Christmas Pageant - Friday, Dec. 19th, 7:30pm
Faith In Brooklyn for Dec. 11
The children rehearse the blocking for the Nativity scene. Eagle Photo by Francesca Norsen Tate
By Francesca Norsen Tate, Religion Editor
Brooklyn Daily Eagle, December 11, 2014
Whole Neighborhood Shares a Role In Assumption Church’s Pageant
Church pageants give children the chance to present their creative take on the meaning of Christmas. What distinguishes the pageant at Assumption Roman Catholic Church in Brooklyn Heights is that children from many of the neighborhood schools create the production together, from script through performance.
For the past 14 years, children from Church of the Assumption, on Cranberry Street, have produced the Annual Christmas Pageant. Parishioner Heather Leykam blocks out time from her hectic schedule as a school principal to direct this production each year. She devotes her time, energy and passion to “letting the kids be who they are,” as she told INBrooklyn.
The Assumption parish hall was teeming recently with children grabbing a quick snack of grapes before trying on costumes, as Leykam guided them during a stage blocking.
“It really started a few years ago, when [former pastor] Father Carrano had gotten the parish hall renovated. They wanted a place for the youth ministry to start in the neighborhood, so the kids had a place to come celebrate who they were. You can’t really sing ‘Silent Night’ in the public schools,” Leykam said.
Since then, the pageant has grown “to encompass all kids in the neighborhood, and kids who go to private school and public school — people who are in the religious ed program,” Leykam said. All told, about 40 children from area schools and churches, including Packer, P.S. 8, M.S. 8 and Plymouth Church, participate.
“And it was a beautiful way to come together as a community. The best part of it really is for the audience — their friends and neighbors — to be there for each other,” she added
One of the joyful aspects of Assumption’s tradition is that children of different ages play together.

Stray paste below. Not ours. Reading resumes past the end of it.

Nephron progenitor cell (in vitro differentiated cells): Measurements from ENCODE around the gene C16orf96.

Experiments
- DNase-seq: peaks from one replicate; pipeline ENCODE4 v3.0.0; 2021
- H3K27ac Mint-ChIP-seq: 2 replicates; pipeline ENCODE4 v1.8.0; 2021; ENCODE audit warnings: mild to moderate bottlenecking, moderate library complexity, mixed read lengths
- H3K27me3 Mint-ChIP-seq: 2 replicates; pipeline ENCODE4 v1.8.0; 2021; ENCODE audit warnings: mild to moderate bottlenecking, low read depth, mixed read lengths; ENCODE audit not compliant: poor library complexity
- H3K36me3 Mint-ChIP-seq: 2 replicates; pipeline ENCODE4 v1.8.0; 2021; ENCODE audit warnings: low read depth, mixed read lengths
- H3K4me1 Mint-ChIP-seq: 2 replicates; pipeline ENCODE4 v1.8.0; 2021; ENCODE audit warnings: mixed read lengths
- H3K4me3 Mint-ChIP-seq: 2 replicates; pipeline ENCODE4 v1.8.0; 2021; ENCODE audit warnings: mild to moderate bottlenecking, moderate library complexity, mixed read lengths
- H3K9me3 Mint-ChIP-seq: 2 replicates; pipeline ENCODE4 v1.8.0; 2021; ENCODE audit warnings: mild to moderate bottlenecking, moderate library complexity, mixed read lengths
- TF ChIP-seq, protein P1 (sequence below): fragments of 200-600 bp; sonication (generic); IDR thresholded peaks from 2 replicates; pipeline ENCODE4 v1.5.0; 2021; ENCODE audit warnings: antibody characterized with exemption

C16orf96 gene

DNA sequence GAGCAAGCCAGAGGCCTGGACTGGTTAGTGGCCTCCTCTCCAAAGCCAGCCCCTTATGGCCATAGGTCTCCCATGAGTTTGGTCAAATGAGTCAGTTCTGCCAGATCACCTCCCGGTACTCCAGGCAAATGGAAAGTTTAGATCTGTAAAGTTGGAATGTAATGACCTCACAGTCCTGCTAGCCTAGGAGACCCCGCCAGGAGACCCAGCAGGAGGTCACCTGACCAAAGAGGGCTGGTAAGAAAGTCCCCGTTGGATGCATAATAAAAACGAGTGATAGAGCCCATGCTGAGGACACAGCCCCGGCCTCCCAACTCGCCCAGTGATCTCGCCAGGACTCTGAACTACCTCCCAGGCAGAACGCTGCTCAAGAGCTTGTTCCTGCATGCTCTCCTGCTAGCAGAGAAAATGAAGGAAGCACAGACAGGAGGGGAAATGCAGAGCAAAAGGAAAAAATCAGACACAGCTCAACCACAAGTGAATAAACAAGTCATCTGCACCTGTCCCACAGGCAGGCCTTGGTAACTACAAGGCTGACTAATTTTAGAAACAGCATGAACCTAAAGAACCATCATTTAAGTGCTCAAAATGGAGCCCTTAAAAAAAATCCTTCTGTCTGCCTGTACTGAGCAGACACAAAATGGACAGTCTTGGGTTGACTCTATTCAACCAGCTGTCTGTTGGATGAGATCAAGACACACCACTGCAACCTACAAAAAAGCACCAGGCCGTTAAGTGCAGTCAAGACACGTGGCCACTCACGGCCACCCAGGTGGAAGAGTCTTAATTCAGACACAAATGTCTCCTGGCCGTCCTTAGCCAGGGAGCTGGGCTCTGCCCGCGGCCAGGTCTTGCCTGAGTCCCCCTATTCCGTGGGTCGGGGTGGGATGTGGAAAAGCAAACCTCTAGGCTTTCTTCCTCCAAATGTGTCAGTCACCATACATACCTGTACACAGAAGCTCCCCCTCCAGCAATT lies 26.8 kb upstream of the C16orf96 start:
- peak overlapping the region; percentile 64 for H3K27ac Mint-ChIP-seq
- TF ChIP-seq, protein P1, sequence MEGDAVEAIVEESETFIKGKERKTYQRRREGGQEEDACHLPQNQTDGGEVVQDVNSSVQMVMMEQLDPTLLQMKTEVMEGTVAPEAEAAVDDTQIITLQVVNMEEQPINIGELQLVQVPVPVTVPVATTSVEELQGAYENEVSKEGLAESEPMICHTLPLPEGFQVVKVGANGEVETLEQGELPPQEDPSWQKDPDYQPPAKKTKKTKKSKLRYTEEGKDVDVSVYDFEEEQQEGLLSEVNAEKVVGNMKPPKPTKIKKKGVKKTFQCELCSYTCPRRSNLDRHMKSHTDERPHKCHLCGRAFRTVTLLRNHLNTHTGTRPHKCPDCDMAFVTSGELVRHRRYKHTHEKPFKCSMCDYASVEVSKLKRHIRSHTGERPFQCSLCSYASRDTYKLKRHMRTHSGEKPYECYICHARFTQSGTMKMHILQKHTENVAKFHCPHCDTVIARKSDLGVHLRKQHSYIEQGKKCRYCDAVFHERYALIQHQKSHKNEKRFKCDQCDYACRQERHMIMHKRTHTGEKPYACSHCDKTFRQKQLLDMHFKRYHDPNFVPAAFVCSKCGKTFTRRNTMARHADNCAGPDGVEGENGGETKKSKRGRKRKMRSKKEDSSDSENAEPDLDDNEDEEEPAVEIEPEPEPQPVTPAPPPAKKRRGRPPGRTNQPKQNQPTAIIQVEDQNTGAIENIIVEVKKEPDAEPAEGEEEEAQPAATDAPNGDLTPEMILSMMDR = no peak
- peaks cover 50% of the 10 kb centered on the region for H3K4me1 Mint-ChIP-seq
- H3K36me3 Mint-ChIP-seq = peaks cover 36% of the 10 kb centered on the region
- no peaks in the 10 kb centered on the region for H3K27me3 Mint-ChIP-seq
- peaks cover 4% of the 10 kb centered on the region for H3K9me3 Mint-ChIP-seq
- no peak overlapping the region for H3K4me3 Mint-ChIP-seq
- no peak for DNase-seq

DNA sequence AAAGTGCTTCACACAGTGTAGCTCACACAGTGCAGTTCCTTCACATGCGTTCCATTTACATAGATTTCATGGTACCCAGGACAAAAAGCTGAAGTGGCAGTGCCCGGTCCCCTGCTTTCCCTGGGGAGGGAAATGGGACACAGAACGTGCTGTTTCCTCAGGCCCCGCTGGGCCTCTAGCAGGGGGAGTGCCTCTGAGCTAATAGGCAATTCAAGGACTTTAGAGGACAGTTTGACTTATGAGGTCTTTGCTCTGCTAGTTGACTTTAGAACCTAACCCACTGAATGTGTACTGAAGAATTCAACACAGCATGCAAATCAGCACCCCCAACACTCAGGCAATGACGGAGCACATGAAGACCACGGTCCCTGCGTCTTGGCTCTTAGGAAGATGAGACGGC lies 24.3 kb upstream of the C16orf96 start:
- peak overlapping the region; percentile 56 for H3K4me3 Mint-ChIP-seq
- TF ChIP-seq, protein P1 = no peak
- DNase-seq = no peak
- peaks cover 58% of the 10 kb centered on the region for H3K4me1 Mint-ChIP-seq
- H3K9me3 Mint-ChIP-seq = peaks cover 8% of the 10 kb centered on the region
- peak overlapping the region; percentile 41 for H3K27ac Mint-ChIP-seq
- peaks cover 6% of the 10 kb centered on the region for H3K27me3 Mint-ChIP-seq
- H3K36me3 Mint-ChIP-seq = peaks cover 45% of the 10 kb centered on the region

“Our high school kids, who graduated from the CCD program, all come back. And they’re the ones who really make it magical,” Leykam said. “So, I have all the kids who graduate, who want to give back to all the little kids. They all come back to support each other. The script is written every year, and we write it with the kids. This year, it’s based on the story of Scrooge — the story of Christmas past, Christmas present, Christmas future. It’s how one little kid is going to find the meaning of Christmas, and about believing in things we can’t see.”
Leykam continued, “That’s what our Scrooge character finds out this year. It ends with a smash-bang production of the Nativity. We do upbeat versions of Christmas carols. We do a balletic version of ‘Silent Night.’ Everyone must come.”
Annmarie, a parent, said, “Heather’s passion for this particular project is relentless. It is a joy to see these children flourish under her direction. Their enthusiasm is infectious. It is obvious that the children get so much enjoyment from what they are doing. The kids range in age from 4 years to teenage. They begin rehearsal in October, putting in four hours a week and more towards the big night.”
Other parents volunteering with the pageant concur.
“The older kids really look out for the younger ones,” said one mother named Tara.
And Richard pointed out that his own children’s participation has brought him back to his Catholic faith.
This year’s pageant will be presented onThe Assumption Parish Hall is in the undercroft of the church at 55 Cranberry St., between Hicks and Henry streets.
Obituary: Brooklyn Heights community mourns Jerry Slaski, 84
Jerry Slaski pictured at one of his favorite dining spots. Photo courtesy of Assumption Church-Brooklyn Heights
Assumption Parishioner Tended To Abandoned Babies at LICH
By Francesca Norsen Tate, Religion Editor